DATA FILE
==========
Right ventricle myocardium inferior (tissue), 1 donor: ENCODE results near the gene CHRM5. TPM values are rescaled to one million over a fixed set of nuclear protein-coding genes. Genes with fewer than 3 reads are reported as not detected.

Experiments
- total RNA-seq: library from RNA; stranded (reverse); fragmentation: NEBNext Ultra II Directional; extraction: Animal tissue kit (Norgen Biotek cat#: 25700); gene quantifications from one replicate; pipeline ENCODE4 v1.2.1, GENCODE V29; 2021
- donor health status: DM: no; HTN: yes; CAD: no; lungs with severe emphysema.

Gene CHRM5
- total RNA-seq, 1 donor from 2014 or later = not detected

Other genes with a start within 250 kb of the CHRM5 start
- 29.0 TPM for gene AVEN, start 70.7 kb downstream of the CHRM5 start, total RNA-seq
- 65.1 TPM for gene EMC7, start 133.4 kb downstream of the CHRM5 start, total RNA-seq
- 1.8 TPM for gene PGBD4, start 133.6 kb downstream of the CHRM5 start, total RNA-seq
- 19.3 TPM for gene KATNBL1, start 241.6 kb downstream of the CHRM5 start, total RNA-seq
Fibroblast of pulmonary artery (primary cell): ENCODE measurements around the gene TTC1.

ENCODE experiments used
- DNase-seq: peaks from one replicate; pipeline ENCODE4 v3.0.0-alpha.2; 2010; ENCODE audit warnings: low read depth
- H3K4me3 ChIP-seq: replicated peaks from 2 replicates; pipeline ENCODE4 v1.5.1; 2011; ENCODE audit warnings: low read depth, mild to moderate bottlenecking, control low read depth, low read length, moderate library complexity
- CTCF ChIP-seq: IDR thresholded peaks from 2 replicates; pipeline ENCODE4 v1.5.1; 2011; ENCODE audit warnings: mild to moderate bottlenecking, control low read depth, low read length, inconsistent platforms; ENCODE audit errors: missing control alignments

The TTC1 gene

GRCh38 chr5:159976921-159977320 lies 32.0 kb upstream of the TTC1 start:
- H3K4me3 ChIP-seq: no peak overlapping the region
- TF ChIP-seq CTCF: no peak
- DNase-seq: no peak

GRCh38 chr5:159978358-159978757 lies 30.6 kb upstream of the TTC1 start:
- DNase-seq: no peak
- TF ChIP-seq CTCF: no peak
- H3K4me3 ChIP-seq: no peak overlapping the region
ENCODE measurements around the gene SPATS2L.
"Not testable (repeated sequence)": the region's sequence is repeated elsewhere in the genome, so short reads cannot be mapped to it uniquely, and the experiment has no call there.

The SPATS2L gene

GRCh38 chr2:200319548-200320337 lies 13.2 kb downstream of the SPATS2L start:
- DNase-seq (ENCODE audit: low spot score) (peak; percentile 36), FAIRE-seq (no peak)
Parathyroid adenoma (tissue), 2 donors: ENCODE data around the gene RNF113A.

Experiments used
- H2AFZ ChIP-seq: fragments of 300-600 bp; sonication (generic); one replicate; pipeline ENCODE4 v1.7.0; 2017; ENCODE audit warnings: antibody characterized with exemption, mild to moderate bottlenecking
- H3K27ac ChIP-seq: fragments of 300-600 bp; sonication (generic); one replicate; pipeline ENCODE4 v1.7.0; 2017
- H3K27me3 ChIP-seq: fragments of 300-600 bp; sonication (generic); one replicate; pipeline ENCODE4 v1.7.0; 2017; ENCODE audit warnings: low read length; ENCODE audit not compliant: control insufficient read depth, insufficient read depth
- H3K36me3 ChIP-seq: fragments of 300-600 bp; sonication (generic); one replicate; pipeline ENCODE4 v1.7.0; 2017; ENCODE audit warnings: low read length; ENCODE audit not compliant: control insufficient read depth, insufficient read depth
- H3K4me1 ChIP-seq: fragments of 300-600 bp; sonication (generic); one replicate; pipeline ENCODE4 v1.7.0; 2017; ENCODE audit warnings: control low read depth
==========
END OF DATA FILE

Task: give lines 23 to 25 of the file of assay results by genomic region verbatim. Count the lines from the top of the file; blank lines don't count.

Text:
- DNase-seq: no peak
- TF ChIP-seq CTCF: no peak
- H3K4me3 ChIP-seq: no peak overlapping the region